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Rhodes University :: Thinking Africa
Magazines | Education 2011-07-04 04:27:38
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    A project of Rhodes University's Department of Political and International Studies

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    Thinking Africa Origins In early 2010, the Department of Political and International Studies at Rhodes University launched its flagship project, Thinking Africa. The project seeks to unify a number of national, institutional, research and teaching related demands in a coherent post-graduate project that will, among other things, encourage post-graduate students to participate more actively in the various research projects of staff members. All the projects relate to Africa in some way, but each project has its own particular focus and approach. In launching this project, we are sufficiently ambitious to seek not only to contribute to existing academic work on Africa, but also to contribute to critical attempts to rethink the study of Africa. We anticipate that this closer collaboration between academics and post-graduate students will result in peer-reviewed publications, either solely authored by students participating in the various research projects, or as co-authored in collaboration with the project leaders. 1

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    2 Thinking Africa Intellectual Project In line with thinkers like Edward Said, Michel Foucault and V.Y. Mudimbe, Thinking Africa recognises that knowledge and power are intimately and inextricably linked. Knowledge can therefore never be neutral or apolitical, and this notion takes on particular urgency in the fractured and contested studies of Africa, be it in the fields of politics, history, sociology or philosophy. The study of the continent has been largely rooted in colonialism and imperialism and, to some degree, remains shaped by these forces. These roots have led to various fractures in African Studies; the most deepest cleft being between those (usually externallylocated) scholars that see Africa as the object of study, and those scholars that see themselves as part of an African community, producing knowledge for that community. At Thinking Africa we believe that the continent ought not to be treated as a laboratory where theories and models developed from the study of other parts of the world can simply be applied. Nor should it be treated as if its difficulties and triumphs were somehow exceptional and specific only to Africa. Rather, research on Africa should contribute both to our understanding of Africa and to our understanding of the broader human condition. Furthermore, while the study of Africa should lend itself to practical application in response to various "problems", research Lewis Gordon Patrick Chabal Gill Hart Michael O. Eze Michael Neocosmos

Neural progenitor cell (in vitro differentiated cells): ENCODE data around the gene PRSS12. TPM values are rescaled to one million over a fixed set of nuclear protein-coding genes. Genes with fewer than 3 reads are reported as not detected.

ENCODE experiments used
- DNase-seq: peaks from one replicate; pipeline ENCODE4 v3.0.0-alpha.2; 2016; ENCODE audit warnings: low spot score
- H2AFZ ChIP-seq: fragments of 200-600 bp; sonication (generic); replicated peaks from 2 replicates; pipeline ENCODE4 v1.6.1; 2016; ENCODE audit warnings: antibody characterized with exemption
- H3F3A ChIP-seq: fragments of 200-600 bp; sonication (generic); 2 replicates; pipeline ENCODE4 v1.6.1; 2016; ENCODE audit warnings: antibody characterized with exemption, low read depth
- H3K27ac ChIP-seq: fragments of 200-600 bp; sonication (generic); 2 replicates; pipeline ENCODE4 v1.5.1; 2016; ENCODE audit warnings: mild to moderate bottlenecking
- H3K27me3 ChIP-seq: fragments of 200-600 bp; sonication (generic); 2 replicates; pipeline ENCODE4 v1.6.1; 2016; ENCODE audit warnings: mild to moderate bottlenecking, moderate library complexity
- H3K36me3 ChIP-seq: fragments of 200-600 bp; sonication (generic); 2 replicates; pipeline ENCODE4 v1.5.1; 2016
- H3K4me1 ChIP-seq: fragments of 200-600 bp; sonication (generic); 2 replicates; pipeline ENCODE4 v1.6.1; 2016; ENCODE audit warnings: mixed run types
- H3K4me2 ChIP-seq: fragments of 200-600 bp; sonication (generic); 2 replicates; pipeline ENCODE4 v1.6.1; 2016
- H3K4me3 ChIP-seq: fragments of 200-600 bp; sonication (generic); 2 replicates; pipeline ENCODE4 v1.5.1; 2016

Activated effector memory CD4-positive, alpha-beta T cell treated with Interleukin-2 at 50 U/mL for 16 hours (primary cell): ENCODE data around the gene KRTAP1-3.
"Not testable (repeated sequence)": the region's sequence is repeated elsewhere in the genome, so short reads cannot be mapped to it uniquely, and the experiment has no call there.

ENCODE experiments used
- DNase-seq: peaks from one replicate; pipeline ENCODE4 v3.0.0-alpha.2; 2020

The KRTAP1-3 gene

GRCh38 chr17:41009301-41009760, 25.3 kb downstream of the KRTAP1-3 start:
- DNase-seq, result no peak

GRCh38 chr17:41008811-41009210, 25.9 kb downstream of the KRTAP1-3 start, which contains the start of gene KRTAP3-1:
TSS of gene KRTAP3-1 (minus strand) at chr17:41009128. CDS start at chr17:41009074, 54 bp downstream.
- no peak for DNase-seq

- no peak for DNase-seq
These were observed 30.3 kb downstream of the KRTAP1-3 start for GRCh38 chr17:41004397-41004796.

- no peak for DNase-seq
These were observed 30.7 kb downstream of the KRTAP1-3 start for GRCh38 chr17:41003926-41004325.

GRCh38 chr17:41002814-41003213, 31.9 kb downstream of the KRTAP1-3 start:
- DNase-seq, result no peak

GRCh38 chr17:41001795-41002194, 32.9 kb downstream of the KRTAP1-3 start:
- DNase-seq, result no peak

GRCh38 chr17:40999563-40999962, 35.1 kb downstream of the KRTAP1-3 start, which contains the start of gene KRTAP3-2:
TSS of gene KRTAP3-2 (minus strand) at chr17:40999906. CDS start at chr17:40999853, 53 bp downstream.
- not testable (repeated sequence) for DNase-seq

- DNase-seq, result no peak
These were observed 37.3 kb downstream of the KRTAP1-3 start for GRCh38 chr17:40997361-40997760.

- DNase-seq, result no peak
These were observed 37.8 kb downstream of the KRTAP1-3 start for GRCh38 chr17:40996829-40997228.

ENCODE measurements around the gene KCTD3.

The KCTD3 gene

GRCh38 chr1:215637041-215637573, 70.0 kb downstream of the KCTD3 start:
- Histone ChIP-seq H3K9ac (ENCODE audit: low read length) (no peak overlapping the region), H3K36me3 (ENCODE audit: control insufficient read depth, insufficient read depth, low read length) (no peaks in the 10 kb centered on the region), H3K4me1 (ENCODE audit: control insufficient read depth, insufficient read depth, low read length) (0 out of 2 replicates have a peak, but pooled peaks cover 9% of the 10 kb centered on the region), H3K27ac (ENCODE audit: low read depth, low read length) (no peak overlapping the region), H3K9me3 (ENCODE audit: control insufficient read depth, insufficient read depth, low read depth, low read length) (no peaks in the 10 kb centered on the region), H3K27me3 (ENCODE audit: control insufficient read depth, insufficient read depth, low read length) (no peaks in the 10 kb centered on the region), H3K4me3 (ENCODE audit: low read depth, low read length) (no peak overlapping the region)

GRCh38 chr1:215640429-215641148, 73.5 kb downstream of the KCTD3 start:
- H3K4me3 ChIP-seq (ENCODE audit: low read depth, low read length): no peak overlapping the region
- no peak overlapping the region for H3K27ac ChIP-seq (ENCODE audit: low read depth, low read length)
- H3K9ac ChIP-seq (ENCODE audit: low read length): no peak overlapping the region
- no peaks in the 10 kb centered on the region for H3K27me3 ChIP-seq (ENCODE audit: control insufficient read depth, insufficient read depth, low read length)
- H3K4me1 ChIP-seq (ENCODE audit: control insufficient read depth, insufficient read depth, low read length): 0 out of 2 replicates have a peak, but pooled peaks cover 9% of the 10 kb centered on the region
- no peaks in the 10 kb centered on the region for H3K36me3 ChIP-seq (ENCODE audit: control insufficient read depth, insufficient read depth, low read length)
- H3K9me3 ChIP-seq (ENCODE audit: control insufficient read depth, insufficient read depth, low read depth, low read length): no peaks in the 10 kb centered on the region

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    should not be reduced to a narrow concern with "problem-solving" at the expense of more general concern with the human condition. We do not believe that one has to choose between "solving problems" and generating new theory. At Thinking Africa we believe that we can systematically and thematically address what seems to be most urgent while generating original and exciting theory. In line with this, Thinking Africa will: 1. Profile African Studies at Rhodes * Create a hub of cutting-edge teaching and research in African studies; and * Encourage young researchers to study in South Africa by initiating collaborations with internationally acclaimed scholars who are aligned with the project as "Thinking Africa Associate Fellows". 2. Increase research output * Promote teaching-led research in which post-graduate students are encouraged to join academics in a collaborative, critical and collegial series of research projects for publication. 3. Share knowledge; produce knowledge * Fundamentally rethink the relationship between teaching and learning by exploring a combination of teaching-led research and research-led teaching. Raj Patel Bruce Baker Jane Gordon Grant Farred Chrissie Boughey Siba Grovogui 3

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    4 Teaching, learning, and Thinking Africa As Rhodes University increasingly positions itself as research intensive institution, we are required to consider how this ideal is to be pursued without compromising the university's reputation for outstanding teaching. Although often presented as two separate core activities of the university, most academics will agree that the distinction between "research" and "teaching" is really analytical. As scholarly activities they are related in complex and nuanced ways. One of the primary aims of Thinking Africa is to rethink the nature and role of teaching in a context that increasingly emphasises the importance of research. We aim to do this through an exploration of "teaching-led research" and "researchled teaching". In both these models teaching becomes less content driven and includes demonstrative aspects about how to conduct research. In so doing Thinking Africa aims to re-invigorate both teaching and research as collaborative and participatory processes. The ultimate goal of the research-based teaching we envisage for Thinking Africa is that it will enable a new generation of (South) African intellectuals to think and act independently as researcher and to act as a models for future generations of African Studies students.